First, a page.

“In the first [stage of life] you find, or pose for yourself, a great question. In the second you labour away at answering it. And then, if you live long enough, you come to a third stage, when the aforesaid great question begins to bore you, and you need to look elsewhere.” (John Maxwell Coetzee).
What do composers create after they have nothing left to prove? What happens when they have long-since arrived at fame, achieved a level of mastery that subsumes the past and the present, and produced that which secures their place as a household name? Exploring this last period of creative output typically reveals a departure from everything previous. Beethoven is the archetype of this deviation with his farewell to conventional genres and the harmonic boundaries of his day. We can appreciate these late works but what was the impetus for his “late style” and toward what end did he pursue?
Regardless of the form or era, composers often chose new directions when their accumulated knowledge and experience intersected with their own life maturity and mortality. This pivot point propelled them into an “alternate universe” of sorts, where, as Edward Rothstein writes, “something is actually being understood about our world: some things are rejected, some are accepted, some are greeted with horror, some with resignation. Beethoven’s late music, for example, embraces incongruities because — we are convinced — that is precisely what it means to see the world whole.”
But are composers and musicians the only ones that experience this phenomenon of “late style”?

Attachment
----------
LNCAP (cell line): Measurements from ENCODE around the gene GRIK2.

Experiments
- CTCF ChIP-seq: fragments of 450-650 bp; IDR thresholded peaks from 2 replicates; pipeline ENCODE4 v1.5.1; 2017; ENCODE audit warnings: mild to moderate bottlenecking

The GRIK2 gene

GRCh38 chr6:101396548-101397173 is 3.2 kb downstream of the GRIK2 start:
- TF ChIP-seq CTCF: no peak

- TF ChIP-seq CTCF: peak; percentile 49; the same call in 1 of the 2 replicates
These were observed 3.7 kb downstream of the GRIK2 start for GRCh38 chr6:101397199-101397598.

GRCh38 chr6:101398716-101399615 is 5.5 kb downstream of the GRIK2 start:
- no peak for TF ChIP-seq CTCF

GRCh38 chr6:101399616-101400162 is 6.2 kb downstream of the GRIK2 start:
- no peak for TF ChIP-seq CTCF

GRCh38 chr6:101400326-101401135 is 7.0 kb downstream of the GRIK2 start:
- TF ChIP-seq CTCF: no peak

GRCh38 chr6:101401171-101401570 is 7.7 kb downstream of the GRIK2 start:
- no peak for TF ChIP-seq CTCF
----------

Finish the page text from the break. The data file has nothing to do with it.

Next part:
Having set out to study the late style of composers through a series of concerts and lectures with the eminent pianist, Jonathan Biss, we wondered what this looks like in other fields. Is the occurrence of new directions a common experience and what characteristics manifest themselves in other disciplines? Our interviews covered a wide spectrum including a sculptor, author, choreographer, doctor, musician, actor, graphic designer, counselor, painter and an architect. We also spoke with one of the founders of NPR, a former mayor of Philadelphia and the director of the Mural Arts Program, among many others.
The directions these people have taken vary greatly, making it difficult to construct a consistent model that covers the unique characteristics of each evolution into new forms of expression. Some became more expansive while others went deeper in pursuit of greater clarity and economy. Some exhibit synthesis and culmination while others explore difficulty and unresolved contradiction. Still others typify a sense of urgency, a racing against the clock when time is no longer an inexhaustible commodity or a refusal to be hemmed in by the capabilities of their medium. Late style is also found in those that pursue the innovation and fresh thinking necessary to lead forward.
Through all these profiles, it is apparent that “late style is in, but oddly apart from the present” (Michael Wood).
The characteristics of late style are shaped by the waning past and the unmeasurable future. The conditions of having accumulated a wealth of knowledge and experience (combined at times with one’s realization that there is more life behind you than in front of you) seem to ripen in the final life phase and drive them into new frontiers. No matter what embodies a particular late style, these departures and discoveries are always a catalyst for creative transcendence.
Over the next few months, we will be featuring weekly stories that explore a whole range of perspectives on late style. While these profiles highlight people who have “mastered” their craft in different ways, we hope that you, our reader, will find points of connection within their stories and this altogether universal human experience.
The Profiles of Late Style blog series is part of the Departure and Discovery Project led by the Philadelphia Chamber Music Society which is supported by The Pew Center for Arts & Heritage. Over the next few months, we will be featuring weekly stories that explore a whole range of perspectives on late style and its impact as an altogether universal human experience.